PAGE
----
As a young adult preparing to enter the professional world upon graduation, the ability to speak a second language is a great skill. From social media to participating in a globalized economy, interconnectedness is rapidly becoming one of the defining characteristics of the 21st century, and by speaking another language, you will be able to access and interact with more communities than you would as a monolingual speaker. To a potential employer, your ability to communicate with manufacturers in Asia or target Spanish-speaking demographics here in the United States is a valuable asset.
For certain majors and related career paths, bilingualism is a no-brainer. However, even if you aren’t a political science major specializing in Russia and the former Soviet Union, it’s very likely that a second language will still come in handy. In the United States, the need for Spanish speakers is quite strong in the communications and media industries.
How Speaking A Second Language Can Help Your Career
WPP, one of the world’s largest advertising companies, has an agency dedicated solely to creating advertising campaigns tailored to Hispanic people. Fox launched MundoFox, a Spanish-language network, nationally this past August. As a communications major, solid Spanish-speaking skills can lead to opportunities with companies eager to expand their reach by developing products that appeal to Hispanic people.
Speaking another language can also be beneficial in the liberal arts, such as literature and art history. As a literature major, having a second major in another language can help you obtain a position at a publishing house as a translator, thus enabling you to enjoy work in a writer’s native tongue and challenging you to help communicate the author’s sentiments to an English-speaking audience.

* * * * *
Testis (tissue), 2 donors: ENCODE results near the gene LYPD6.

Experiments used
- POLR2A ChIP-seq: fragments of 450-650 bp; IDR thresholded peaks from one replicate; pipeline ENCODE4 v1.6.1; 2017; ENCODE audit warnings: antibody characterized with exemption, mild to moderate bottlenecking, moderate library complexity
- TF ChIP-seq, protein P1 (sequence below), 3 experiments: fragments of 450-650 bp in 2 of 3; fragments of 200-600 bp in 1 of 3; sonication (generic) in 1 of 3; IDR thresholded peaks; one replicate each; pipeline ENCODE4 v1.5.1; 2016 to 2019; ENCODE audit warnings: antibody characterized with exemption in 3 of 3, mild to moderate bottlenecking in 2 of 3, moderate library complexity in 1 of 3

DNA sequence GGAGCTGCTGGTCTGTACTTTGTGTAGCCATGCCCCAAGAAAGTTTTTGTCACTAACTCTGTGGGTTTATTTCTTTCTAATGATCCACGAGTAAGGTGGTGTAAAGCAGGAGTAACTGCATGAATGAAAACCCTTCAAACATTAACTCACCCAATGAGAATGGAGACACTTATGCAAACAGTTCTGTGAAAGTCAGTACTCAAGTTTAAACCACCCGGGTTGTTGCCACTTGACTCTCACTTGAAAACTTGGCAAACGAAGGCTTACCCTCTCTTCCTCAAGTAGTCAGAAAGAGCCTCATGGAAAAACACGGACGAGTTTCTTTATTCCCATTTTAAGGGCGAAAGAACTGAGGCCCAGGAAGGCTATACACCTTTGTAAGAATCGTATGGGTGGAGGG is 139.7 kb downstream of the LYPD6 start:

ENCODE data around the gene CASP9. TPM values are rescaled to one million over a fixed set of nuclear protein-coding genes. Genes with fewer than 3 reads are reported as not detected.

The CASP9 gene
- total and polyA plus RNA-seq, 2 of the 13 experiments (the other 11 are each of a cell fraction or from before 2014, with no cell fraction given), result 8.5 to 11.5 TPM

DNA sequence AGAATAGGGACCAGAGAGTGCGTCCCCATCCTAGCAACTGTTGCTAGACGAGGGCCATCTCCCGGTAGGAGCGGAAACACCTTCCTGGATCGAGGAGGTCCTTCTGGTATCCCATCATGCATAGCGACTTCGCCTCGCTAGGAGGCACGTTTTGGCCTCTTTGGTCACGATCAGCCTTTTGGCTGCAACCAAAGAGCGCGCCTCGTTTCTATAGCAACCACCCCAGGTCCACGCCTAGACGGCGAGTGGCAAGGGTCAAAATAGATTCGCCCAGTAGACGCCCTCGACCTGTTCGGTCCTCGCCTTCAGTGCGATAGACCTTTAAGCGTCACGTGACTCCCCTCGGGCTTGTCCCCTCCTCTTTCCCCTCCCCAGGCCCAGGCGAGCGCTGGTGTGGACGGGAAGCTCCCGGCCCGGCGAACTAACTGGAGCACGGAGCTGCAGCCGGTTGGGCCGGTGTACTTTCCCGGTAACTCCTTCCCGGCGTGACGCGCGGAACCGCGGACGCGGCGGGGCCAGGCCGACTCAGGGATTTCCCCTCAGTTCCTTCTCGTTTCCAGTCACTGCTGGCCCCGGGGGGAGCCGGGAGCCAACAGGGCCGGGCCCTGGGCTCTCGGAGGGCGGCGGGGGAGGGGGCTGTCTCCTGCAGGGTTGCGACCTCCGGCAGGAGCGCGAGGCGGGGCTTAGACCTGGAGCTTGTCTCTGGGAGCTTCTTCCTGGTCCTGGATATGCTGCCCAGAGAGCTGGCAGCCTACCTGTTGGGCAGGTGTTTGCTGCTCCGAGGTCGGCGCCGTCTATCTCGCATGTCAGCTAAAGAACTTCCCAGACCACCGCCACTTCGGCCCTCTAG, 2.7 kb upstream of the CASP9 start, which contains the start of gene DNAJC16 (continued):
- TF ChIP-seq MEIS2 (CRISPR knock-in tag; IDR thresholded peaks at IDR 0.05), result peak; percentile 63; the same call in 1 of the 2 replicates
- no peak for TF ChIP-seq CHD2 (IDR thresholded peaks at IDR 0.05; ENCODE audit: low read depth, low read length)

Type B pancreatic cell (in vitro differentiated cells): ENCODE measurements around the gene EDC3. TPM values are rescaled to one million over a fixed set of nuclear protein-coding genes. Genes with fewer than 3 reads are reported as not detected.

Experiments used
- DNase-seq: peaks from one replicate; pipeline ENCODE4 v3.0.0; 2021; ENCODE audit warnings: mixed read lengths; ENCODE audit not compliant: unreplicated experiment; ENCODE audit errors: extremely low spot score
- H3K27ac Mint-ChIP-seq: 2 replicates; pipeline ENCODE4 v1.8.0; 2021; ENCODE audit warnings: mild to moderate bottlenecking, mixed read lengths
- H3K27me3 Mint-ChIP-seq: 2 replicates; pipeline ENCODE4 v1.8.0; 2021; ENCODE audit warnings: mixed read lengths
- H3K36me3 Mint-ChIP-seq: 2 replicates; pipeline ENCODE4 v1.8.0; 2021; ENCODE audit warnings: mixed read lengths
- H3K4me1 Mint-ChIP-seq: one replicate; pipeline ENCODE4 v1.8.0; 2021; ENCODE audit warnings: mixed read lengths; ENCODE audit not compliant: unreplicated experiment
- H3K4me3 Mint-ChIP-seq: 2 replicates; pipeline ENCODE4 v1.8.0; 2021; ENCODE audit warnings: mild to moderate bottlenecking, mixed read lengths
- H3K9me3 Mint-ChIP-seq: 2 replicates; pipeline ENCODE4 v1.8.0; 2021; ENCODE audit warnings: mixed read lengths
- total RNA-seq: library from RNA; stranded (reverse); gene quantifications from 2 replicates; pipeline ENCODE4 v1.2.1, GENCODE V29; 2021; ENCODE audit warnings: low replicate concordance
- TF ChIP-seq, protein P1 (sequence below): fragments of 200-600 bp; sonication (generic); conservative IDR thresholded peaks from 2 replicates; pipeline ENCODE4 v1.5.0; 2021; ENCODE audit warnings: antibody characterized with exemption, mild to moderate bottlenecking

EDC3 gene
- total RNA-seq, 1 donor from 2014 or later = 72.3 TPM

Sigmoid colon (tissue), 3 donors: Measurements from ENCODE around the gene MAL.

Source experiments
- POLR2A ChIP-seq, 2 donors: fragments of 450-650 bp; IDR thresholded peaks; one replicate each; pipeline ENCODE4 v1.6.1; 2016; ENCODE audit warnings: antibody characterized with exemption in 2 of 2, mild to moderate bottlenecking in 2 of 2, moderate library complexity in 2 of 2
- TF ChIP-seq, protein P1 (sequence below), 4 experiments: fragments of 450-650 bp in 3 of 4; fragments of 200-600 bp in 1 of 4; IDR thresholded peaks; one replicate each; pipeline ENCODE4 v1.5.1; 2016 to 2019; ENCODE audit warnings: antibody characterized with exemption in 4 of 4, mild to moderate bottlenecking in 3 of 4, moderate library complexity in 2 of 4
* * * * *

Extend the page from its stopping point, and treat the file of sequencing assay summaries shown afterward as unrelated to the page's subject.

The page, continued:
For art history students, proficiency in a second language not only enhances your studies while conducting research into primary sources, it also gives you a leg up when applying for jobs at art magazines, galleries and museums. Language provides direct access to culture, so the ability to speak another language exposes you to otherwise inaccessible insights and fleshes out your understanding of a writer’s or an artist’s work.
Obviously, if you want to work as a translator at Random House or as a research associate in an international department at the Council of Foreign Relations, you should be proficient, if not fluent, in your second language. For other positions, conversational speaking skills are perfectly fine. For students, this means that while pursuing a double major in your main area of focus as well as a second language would be ideal (get your money’s worth).
If you can’t fit the extra courses and workload into your schedule, don’t worry! A minor can still help you sharpen your speaking, reading and writing skills. You can also look into the study-abroad programs offered in your major’s department and see if there are any programs in countries where you can further cultivate your language skills. Joining relevant language and culture groups on campus can also help you work on your speech outside of the classroom.
For companies that regularly deal with international clients, bilingualism is an extremely attractive trait in a candidate. They like having an employee on hand who can engage clients with relative ease. Bilingualism also appeals to companies interested in entering new markets, which is becoming increasingly common in this age of start-ups. Simply put, speaking a second language can help your resume stand out in a sea of qualified applicants.
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